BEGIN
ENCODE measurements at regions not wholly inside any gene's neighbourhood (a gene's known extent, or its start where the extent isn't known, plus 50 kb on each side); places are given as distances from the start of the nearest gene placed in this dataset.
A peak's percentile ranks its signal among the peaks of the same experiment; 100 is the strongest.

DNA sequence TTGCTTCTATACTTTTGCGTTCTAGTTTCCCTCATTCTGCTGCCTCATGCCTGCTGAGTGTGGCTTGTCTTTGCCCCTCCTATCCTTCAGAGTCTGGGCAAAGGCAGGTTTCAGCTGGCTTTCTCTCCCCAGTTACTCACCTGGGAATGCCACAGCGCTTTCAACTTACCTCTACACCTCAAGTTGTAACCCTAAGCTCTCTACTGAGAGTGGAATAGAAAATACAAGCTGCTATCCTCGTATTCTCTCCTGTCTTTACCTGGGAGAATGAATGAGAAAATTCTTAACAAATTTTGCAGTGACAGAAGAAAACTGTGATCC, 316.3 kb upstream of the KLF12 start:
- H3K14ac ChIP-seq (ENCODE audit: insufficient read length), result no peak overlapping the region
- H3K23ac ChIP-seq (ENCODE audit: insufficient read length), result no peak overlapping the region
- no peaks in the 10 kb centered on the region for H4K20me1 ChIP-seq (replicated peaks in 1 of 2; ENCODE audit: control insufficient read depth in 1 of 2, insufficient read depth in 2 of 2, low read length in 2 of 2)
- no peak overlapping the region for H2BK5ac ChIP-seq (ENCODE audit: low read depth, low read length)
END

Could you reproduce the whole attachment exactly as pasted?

ENCODE measurements at regions not wholly inside any gene's neighbourhood (a gene's known extent, or its start where the extent isn't known, plus 50 kb on each side); places are given as distances from the start of the nearest gene placed in this dataset.
A peak's percentile ranks its signal among the peaks of the same experiment; 100 is the strongest.

DNA sequence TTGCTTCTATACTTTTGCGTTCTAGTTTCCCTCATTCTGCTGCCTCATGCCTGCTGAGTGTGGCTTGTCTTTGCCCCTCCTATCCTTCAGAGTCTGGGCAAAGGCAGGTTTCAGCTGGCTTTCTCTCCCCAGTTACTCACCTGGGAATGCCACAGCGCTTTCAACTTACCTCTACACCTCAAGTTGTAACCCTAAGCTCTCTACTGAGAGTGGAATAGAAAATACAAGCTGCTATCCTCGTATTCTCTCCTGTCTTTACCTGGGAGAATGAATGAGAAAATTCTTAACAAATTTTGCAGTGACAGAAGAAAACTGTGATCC, 316.3 kb upstream of the KLF12 start:
- H3K14ac ChIP-seq (ENCODE audit: insufficient read length), result no peak overlapping the region
- H3K23ac ChIP-seq (ENCODE audit: insufficient read length), result no peak overlapping the region
- no peaks in the 10 kb centered on the region for H4K20me1 ChIP-seq (replicated peaks in 1 of 2; ENCODE audit: control insufficient read depth in 1 of 2, insufficient read depth in 2 of 2, low read length in 2 of 2)
- no peak overlapping the region for H2BK5ac ChIP-seq (ENCODE audit: low read depth, low read length)